First of all, Simone Gbagbo was judged along with 82 other accused and all of them were pro-Gbagbo. Not even one supporter of Ouattara has been brought to justice in spite of the fact that one third of crimes was committed by the camp of current president.
Secondly, Simone Gbagbo was judged for crimes “against the State” and not for blood crimes. Therefore, the accusation act displayed a will to judge her on the political level and left on the second plan concerns toward reparations for the victims.
Thirdly, the accusation could have built up a very strong case, reinforced by various proofs, yet during the process only five witnesses were questioned and Simone Gbagbo appeared on the bar only once. Therefore, it seems that Human Right Watch concerns about Ivorian difficulties to hold to account the former First Lady were true.
Finally, Simone Gbagbo was sentenced to 20 years of prison. It was the double of what the prosecutor asked for. Moreover, the former First Lady lost her civic rights and should pay important fees to the State.
National reconciliation: a long way to go
Despite the severity of the verdict, it is almost sure that Simone Gbagbo will not serve her sentence. Already in January 2014, President Ouattara announced that no matter the final decision of the court, he would grant her the presidential pardon in the name of national reconciliation and the country’s rebuilding. Notwithstanding his decision can be rather an insignificant act than a real step in the peacebuilding process.
The process of Simone Gbagbo and her impassioned speeches resurrected ghosts of the recent past. The conflict between the North and the West of the country seems to be the strongest since 2011. And Simone Gbagbo, who repeatedly called into question the legitimacy of President Ouattara and reasons of her trial, has grown into an emblematic figure of the Ivorian Popular Front.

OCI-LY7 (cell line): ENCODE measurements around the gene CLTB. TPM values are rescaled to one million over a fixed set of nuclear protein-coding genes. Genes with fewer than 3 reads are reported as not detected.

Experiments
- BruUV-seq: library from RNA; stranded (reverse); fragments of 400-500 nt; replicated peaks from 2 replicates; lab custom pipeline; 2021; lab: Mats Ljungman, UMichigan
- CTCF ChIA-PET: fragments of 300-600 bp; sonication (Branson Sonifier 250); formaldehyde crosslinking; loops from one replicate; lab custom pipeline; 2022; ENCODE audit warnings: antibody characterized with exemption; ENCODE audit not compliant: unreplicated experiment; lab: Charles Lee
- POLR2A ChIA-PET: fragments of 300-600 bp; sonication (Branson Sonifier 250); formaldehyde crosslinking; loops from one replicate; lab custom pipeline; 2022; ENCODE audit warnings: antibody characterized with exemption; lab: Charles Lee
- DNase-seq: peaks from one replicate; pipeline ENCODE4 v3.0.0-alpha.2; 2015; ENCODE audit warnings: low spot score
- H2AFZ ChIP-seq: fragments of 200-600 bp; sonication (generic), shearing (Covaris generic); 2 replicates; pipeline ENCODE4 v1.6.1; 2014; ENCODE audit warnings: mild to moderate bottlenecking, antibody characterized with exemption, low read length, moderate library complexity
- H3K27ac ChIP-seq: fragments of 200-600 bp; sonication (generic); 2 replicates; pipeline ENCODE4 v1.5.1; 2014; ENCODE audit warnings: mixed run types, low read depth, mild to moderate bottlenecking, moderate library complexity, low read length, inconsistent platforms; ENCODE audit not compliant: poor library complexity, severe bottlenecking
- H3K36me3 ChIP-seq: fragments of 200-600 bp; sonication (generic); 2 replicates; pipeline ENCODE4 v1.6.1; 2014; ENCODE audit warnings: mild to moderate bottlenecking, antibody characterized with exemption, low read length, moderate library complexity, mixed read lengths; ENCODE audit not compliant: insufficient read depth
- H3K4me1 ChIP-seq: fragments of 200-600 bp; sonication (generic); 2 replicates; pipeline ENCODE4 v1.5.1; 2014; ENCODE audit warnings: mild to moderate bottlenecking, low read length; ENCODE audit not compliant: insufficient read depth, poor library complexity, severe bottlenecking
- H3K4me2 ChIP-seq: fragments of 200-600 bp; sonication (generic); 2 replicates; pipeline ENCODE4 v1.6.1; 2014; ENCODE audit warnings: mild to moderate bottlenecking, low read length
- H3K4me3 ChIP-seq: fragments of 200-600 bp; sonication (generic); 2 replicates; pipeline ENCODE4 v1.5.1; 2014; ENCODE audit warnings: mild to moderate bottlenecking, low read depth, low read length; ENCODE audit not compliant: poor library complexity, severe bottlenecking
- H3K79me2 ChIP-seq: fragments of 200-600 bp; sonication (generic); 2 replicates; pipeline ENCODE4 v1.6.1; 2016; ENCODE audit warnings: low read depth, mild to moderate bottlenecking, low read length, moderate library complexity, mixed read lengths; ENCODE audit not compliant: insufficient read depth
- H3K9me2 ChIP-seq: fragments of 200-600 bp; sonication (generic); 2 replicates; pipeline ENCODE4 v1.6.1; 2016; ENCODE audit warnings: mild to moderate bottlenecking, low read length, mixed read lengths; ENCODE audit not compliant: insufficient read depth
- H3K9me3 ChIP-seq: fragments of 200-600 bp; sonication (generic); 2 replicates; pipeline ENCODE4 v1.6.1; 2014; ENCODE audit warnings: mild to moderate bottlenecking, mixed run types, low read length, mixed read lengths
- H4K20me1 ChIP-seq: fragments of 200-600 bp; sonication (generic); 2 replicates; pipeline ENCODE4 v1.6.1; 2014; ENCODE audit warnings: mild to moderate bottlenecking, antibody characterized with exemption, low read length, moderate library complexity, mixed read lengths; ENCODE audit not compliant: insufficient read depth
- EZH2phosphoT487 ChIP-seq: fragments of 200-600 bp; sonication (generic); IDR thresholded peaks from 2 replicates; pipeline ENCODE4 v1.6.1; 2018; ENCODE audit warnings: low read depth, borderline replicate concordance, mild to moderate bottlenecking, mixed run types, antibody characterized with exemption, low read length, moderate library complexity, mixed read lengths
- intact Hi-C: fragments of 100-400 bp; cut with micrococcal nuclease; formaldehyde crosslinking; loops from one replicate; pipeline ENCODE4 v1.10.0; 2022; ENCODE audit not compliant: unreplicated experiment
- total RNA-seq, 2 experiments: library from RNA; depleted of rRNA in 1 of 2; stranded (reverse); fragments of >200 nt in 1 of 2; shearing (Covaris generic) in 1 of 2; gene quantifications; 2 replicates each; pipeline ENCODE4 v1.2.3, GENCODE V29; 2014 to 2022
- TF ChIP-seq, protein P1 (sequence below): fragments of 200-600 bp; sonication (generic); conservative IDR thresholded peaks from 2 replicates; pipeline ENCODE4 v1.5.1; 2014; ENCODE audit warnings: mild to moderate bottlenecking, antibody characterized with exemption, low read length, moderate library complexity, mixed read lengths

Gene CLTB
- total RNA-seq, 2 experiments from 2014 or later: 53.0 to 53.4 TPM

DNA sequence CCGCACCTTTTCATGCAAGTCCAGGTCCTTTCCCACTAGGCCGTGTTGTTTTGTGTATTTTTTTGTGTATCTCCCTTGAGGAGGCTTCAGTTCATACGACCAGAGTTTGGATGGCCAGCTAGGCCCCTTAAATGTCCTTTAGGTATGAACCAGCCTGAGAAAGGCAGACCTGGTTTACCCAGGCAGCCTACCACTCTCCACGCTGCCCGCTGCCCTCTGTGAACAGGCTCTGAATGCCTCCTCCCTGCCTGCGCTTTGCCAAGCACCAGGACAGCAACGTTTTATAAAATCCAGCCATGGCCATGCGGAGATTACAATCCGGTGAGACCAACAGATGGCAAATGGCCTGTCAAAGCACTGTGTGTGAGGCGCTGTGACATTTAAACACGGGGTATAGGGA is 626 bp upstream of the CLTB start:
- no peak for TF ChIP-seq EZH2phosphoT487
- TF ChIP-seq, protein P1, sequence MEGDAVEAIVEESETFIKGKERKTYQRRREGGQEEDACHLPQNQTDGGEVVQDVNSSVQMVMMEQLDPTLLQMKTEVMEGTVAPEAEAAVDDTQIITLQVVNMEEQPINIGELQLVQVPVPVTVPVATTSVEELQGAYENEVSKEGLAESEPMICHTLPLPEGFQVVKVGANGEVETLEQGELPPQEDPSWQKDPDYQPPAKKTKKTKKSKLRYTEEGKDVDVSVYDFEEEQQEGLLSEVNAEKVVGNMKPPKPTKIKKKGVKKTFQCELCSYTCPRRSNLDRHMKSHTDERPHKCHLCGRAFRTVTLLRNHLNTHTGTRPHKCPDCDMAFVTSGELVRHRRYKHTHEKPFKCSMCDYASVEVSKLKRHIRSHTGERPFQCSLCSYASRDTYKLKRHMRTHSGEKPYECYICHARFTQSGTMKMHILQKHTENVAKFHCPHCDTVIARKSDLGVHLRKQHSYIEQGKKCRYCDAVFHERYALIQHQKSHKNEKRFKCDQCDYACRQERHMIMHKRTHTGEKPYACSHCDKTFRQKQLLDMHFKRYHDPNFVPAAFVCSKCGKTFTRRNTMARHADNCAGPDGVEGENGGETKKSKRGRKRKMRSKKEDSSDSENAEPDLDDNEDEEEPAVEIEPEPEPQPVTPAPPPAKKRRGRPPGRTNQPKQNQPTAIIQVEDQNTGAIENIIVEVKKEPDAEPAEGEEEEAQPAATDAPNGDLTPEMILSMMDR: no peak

2015 presidential elections: when old ghosts risk reappearing
The trial and its controversial verdict have arrived in a moment of a particular fragility. The Ivorian Popular Front, in opposition to the current government, is struggling with internal conflicts. The current chief of the party (sentenced for 18 months, currently in provisory detention) is internally contested and unable to maintain the unity of the political formation. There is thus a possibility of a fracture between the moderated and the radical wing. It seems particularly dangerous in the scope of approaching presidential elections. It will be a real acid test of the peacebuilding process and democratization advancements in Ivory Coast. The case of Simone Gbagbo is thus of crucial importance as it can impact the future of the country in both positive and negative way. For that reason, the Ivorian authorities and the opposition are negotiating about the future of the former First Lady.
Although she has no political power anymore, Simone Gbagbo even behind the bars has influence on her country. After the verdict´s hearing she said: “I forgive, because if we don’t forgive this country will burn”. Her analysis seems to be fairly true. It remains however to be seen which attitude she will adopt on the eve of the presidential elections and whether Ivory Coast will follow the path of the national reconstruction or again be set on fire.